The product thinking concept is a revolutionary new approach in dynamic modern newsrooms shifting the focus from content-centric to being more user-centric. The paradigm shift to user-centricity has helped newsrooms build better products for their audiences.
SAMIP recently hosted an online session on product thinking led by the co-founder of Media Hack Collective, Laura Grant. Laura is a seasoned data journalist with over 20 years of experience in South African media. The session was aimed at delivering insights on product thinking, how it relates to newsrooms, and the role it has played in the success of Media Hack.
What is product thinking?
In the news business, a product could refer to any element designed to engage the audience in a particular way, such as a newsletter, website, or story series. The simple way to define product thinking is that it is the skill of knowing what makes a product useful and loved by people.
Laura defines product thinking as “a process for building media products and services that are user-centric, with focus on finding the problem and a solution that has value to your users and fits into your company’s business strategy”.
Laura’s definition provides an understanding that, at the root level, product thinking is about problem-solving and so the next question is, how? There are various product thinking methods and ways in which problems can be ‘solutioned’. Laura mainly focused on three methods that Media Hack applied to its success:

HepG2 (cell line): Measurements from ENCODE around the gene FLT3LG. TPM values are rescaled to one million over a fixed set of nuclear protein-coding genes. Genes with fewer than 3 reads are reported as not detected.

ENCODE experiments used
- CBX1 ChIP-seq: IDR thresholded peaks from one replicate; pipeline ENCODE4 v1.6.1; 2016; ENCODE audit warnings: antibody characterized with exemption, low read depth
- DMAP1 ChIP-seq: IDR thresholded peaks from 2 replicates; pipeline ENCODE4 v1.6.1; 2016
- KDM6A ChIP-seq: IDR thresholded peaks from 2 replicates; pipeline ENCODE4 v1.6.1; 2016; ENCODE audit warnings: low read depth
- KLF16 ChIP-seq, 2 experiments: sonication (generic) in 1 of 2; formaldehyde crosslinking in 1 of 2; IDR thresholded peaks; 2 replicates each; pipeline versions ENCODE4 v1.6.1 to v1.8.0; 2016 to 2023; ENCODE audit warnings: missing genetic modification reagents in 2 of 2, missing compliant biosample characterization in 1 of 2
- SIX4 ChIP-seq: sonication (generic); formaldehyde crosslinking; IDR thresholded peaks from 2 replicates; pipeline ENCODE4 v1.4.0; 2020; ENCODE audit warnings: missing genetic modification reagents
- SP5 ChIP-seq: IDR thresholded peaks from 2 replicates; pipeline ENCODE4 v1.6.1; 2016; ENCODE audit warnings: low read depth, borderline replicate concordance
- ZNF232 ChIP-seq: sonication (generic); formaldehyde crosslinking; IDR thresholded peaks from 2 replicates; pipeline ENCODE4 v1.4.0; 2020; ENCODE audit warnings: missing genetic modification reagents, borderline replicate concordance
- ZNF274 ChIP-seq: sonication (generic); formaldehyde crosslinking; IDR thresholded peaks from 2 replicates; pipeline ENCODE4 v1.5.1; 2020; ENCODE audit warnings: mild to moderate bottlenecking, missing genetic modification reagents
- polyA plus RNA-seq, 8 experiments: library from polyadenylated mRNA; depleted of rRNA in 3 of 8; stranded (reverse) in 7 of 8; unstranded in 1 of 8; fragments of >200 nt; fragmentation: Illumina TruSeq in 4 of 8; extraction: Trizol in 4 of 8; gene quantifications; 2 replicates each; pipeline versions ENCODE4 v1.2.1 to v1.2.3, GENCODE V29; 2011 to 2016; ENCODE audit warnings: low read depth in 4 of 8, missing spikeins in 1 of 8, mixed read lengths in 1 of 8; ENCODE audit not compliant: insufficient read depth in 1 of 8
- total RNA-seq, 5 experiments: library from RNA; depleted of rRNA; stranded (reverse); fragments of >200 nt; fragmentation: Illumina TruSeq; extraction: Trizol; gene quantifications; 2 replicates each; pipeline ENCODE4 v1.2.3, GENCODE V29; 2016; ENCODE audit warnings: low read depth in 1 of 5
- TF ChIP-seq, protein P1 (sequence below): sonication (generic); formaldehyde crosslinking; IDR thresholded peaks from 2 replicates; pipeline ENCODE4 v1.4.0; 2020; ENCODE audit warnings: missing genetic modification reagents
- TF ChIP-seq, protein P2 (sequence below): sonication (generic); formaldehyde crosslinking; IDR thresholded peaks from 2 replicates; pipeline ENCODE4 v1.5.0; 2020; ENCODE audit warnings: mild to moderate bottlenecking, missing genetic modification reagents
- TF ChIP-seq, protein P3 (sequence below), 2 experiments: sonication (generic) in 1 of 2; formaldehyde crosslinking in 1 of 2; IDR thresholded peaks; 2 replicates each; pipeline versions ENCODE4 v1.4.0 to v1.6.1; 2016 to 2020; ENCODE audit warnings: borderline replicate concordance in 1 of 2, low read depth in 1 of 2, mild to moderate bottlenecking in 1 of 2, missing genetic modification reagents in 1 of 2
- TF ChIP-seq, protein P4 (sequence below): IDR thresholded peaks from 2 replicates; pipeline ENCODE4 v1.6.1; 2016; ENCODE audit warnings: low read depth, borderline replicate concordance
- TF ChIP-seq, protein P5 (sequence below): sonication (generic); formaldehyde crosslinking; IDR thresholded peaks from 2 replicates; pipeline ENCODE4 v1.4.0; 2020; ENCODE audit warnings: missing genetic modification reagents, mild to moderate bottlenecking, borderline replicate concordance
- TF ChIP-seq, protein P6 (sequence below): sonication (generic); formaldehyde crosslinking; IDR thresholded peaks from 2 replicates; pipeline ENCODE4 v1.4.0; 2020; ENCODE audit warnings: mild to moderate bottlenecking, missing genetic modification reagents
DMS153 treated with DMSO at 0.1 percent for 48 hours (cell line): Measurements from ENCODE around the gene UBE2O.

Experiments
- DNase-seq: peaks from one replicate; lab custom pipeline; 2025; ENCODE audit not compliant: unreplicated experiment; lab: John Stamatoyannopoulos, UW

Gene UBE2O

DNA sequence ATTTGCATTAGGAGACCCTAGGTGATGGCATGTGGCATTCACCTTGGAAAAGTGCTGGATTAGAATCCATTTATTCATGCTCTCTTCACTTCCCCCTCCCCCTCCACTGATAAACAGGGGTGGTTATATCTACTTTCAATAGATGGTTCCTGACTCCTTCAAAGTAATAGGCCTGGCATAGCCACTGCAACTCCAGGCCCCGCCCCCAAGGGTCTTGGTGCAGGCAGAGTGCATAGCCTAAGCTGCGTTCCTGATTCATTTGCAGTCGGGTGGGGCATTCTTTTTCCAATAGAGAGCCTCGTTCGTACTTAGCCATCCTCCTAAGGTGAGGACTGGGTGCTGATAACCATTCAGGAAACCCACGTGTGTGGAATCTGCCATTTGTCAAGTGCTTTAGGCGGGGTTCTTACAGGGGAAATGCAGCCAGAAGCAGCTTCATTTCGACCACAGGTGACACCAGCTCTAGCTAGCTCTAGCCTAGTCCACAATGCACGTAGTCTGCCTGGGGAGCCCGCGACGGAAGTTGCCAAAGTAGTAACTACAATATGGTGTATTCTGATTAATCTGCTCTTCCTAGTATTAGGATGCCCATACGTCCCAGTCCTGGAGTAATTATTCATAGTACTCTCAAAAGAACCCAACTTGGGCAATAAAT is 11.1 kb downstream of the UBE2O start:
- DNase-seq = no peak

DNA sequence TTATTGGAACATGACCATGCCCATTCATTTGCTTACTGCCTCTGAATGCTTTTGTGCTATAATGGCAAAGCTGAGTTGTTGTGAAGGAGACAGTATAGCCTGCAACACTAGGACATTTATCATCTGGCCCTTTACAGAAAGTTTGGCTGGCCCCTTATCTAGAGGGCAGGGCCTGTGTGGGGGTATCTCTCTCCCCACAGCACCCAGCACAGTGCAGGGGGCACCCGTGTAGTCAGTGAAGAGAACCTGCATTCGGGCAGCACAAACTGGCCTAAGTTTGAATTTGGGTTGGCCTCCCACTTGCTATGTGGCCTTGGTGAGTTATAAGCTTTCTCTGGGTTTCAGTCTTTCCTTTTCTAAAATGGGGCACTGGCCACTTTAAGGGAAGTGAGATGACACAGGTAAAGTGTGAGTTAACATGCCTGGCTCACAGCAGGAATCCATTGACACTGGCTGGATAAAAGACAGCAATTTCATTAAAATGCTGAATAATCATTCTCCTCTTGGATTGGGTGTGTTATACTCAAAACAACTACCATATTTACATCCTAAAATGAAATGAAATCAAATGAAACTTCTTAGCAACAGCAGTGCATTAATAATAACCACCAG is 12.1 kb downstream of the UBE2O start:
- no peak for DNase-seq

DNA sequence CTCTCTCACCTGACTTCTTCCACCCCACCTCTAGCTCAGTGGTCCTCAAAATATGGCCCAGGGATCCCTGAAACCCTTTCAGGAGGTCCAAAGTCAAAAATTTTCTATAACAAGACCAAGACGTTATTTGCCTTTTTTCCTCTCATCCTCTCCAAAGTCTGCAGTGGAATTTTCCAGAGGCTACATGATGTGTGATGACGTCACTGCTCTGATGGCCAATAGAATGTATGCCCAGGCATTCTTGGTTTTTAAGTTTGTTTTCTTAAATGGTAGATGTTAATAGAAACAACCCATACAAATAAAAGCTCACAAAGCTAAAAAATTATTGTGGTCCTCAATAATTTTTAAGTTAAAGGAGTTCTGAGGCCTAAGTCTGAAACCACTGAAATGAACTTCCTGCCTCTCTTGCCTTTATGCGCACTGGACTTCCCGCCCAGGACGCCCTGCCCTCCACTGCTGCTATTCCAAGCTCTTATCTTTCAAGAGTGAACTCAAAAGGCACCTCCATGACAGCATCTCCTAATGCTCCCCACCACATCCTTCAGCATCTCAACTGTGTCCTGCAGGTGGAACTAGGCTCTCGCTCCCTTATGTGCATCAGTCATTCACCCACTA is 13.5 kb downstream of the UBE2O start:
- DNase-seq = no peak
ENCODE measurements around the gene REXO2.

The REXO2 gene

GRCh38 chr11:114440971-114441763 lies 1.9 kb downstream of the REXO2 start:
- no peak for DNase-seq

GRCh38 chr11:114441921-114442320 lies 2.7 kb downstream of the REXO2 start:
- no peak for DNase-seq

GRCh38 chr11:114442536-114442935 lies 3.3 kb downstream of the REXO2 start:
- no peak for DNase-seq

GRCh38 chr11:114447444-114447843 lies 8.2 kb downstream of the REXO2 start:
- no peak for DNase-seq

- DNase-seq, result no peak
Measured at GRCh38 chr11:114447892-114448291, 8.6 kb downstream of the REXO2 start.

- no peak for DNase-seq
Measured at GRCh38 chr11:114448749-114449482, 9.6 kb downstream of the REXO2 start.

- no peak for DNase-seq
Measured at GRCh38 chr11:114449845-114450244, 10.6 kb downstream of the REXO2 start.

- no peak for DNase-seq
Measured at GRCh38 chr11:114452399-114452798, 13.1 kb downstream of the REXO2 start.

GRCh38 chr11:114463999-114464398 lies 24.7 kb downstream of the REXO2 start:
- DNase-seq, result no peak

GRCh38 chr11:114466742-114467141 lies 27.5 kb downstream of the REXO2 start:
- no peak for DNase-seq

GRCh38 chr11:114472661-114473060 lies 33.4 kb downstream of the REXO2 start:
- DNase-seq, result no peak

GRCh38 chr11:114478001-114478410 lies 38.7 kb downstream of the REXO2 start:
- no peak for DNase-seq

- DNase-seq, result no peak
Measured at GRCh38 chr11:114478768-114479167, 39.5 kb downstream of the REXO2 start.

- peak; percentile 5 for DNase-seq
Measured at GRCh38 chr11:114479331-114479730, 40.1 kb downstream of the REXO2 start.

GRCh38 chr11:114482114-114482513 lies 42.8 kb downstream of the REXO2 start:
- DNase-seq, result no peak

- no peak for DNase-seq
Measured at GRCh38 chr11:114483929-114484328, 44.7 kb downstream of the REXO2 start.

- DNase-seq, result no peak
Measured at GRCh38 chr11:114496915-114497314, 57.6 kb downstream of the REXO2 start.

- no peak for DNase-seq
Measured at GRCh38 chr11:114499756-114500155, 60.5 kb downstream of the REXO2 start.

- Brainstorm ideas
Brainstorming is a relaxed and informal approach for generating ideas and problem-solving. It is a group creativity technique that encourages an environment to share thoughts and suggestions. “This is a good way to get people to collaborate, it is a safe space even for the shyest of people to feel open to contribute. Brainstorming can be done remotely with various tools, Media Hack uses Google Jamboard as our go-to brainstorming tool” explains Laura.
Conduct rapid prototyping
Before a product can be put out there, it needs to be tested. “Rapid prototyping has helped us in finding out whether a product is desirable without using too many resources, but most importantly, it has assisted Media Hack to improve its products over time because we now know what the user wants,” says Laura. Prototyping simply is the experimental model used to validate ideas, concepts, or processes. Conducting rapid prototyping can assist in finding out how the product is received by users, if there is a need for changes or improvements, and whether the product is worth investing in or not.
Know what success looks like
At the end of it all, the aim is for the product to become a success and that is why it is important for you to know what defines it. Knowing what success looks like starts with setting clear goals from the beginning and knowing how to measure them. Laura says that “Media Hack realised its success when we finally knew for a fact who our target audience is and how to exactly reach them”.